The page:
Yet another item on many lists—new parliamentary elections—exposed a bone of contention inside the movement. On one hand, there was a commonly acknowledged need to assert the illegitimacy of the existing parliament, which had twice extended its own term in contravention of the constitution. On the other hand, there was sharp disagreement about whether the movement should focus on holding the streets or turning to the ballot box. In the view of many activists, new elections would produce nothing but a parliament of similar composition, except with the stamp of democratic approval. Some activists nevertheless considered forming a new party and running for office.
An unresolved debate concerned whether the protest movement should call for additional resignations. Was not the entire political elite responsible for the government’s paralysis? Should not all the cabinet members and legislators be asked to resign? It was this question that led to discussion of “the fall of the regime,” the demand animating the 2011 uprisings in Egypt, Syria and elsewhere, and how to define “the regime” in Lebanon. This discussion was not new. It, too, had first emerged in 2011, when Lebanon witnessed a much smaller protest movement under the banner “The People Want the Fall of the Sectarian Regime.” This slogan captured the feeling of many Lebanese that the central political problem in their country is not the particular personalities in charge of government but the complex system allocating parliamentary seats, top posts in the state and access to public goods by ethno-religious affiliation. This confessional system was set up under French colonial tutelage between 1920 and 1943, and cemented in the agreement that ended the 1975-1990 civil war. Yet some activists were concerned about losing touch with the public. It was one thing to galvanize the anger of average citizens about the rubbish reeking in the street. It was another thing entirely to speak of overhauling the political order. What had befallen the uprisings in Egypt, Syria and Yemen meant that such talk invoked the specter of political instability or even renewed civil strife.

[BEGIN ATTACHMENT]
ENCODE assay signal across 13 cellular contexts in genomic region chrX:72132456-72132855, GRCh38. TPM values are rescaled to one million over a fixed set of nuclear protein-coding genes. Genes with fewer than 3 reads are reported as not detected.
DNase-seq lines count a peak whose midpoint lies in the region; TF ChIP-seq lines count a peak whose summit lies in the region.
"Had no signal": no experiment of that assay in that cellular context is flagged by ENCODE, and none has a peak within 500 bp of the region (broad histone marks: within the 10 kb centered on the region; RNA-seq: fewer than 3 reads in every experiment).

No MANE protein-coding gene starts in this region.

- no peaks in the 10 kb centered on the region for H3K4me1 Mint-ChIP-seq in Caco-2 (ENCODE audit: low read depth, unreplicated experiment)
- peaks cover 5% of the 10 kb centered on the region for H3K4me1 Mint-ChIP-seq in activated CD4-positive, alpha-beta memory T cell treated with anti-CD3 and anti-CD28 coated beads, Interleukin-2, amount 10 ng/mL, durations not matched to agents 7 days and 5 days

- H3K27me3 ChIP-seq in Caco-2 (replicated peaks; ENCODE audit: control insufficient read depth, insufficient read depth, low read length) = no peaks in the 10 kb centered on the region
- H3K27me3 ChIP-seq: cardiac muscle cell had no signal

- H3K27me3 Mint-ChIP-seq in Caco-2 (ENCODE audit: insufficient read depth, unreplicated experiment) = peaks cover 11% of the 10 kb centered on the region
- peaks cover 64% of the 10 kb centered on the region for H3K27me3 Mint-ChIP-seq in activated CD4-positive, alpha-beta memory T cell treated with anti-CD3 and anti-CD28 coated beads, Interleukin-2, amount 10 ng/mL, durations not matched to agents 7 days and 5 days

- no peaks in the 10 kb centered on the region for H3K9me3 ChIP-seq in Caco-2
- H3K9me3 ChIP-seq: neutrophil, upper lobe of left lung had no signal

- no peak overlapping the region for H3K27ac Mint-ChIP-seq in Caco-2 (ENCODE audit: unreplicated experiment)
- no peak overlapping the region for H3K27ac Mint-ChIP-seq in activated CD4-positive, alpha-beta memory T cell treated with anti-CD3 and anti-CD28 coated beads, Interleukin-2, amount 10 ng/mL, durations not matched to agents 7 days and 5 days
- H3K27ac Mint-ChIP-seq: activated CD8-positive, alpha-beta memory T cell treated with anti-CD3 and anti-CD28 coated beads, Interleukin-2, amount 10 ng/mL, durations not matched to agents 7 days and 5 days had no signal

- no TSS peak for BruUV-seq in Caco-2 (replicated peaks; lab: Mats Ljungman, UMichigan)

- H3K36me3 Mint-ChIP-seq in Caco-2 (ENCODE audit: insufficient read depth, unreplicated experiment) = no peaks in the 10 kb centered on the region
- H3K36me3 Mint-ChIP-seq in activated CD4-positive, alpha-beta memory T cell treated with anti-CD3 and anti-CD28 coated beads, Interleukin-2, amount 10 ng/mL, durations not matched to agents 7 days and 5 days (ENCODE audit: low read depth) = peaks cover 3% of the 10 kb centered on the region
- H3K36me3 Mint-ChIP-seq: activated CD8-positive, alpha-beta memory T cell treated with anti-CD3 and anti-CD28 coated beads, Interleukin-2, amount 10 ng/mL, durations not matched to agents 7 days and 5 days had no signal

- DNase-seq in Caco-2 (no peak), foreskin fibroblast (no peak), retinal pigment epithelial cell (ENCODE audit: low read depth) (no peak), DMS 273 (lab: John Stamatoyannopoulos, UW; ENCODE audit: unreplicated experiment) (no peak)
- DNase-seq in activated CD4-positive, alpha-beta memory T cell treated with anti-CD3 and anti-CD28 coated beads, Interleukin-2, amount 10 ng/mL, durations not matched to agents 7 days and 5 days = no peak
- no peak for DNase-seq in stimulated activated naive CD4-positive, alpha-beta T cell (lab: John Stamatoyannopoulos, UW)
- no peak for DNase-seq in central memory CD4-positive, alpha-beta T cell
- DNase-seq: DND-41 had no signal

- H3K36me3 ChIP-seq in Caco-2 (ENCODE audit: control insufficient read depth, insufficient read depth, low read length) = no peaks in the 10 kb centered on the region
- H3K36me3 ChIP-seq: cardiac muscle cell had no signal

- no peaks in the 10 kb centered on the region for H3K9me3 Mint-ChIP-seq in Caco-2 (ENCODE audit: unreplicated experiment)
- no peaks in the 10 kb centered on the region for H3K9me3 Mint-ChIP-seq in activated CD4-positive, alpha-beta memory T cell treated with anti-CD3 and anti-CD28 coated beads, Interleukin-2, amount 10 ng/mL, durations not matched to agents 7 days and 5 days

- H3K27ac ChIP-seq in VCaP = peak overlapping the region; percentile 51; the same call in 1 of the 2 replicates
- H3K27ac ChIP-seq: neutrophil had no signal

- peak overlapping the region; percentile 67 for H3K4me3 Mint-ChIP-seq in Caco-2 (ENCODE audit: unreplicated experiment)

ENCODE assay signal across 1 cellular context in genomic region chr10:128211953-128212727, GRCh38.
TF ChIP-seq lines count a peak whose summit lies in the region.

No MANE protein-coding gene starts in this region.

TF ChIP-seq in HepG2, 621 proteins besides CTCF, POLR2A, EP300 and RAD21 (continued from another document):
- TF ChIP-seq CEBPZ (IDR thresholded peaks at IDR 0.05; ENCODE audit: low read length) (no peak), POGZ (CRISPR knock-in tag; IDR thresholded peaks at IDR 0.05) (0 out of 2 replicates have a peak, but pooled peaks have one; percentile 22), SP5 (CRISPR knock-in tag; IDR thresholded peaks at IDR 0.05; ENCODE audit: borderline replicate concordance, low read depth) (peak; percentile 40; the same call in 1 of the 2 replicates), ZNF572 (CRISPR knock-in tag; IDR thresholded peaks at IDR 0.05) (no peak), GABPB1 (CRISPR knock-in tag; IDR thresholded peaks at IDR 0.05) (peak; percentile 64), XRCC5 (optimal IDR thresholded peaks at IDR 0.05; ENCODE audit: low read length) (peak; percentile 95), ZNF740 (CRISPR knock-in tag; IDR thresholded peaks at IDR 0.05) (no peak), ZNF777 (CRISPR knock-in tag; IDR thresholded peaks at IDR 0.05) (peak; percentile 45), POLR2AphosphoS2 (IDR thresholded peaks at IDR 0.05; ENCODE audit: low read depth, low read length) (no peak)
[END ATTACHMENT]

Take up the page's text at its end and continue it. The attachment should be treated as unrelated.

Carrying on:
Closely related to the question of demands was that of tactics, first and foremost how to respond to state violence. But activists also struggled to free the movement from the ambient polarization between the March 14 and March 8 coalitions. They wanted to challenge both coalitions, but not to empower one over the other. “All of them means all of them,” many activists said, but there was some dispute as to who “all of them” were. Of special relevance were the Shi‘i Islamist party Hizballah and its leader Hasan Nasrallah. Was Hizballah as guilty as others in the garbage crisis? The party was far from government when the Sukleen contract was awarded. Should the protest movement target Hizballah nonetheless? These questions divided activists and helped to form new alliances at the same time. They also colored the way that would-be demonstrators viewed the emerging movement and understood its medium- to long-term implications.
Activists attempted to go beyond the mass demonstration, experimenting with other tactics. On 1 September, You Stink members and others staged a sit-in at the Ministry of Environment demanding the resignation of Muhammad al-Mashnouq. Later that week, another group vandalized newly installed parking meters on the Corniche, asserting the right of public access to the seashore. Other actions followed at Electricite du Liban, Riyad al-Sulh Square and Zeytouna Bay. Of particular note was the tearing down of a metal fence enclosing a popular picnic area along the Corniche. These actions showed that many in the movement were concerned with more than uncollected garbage. They drew upon a long legacy of activism around issues of public space. Yet such actions also fractured the movement as different groups vied for leadership.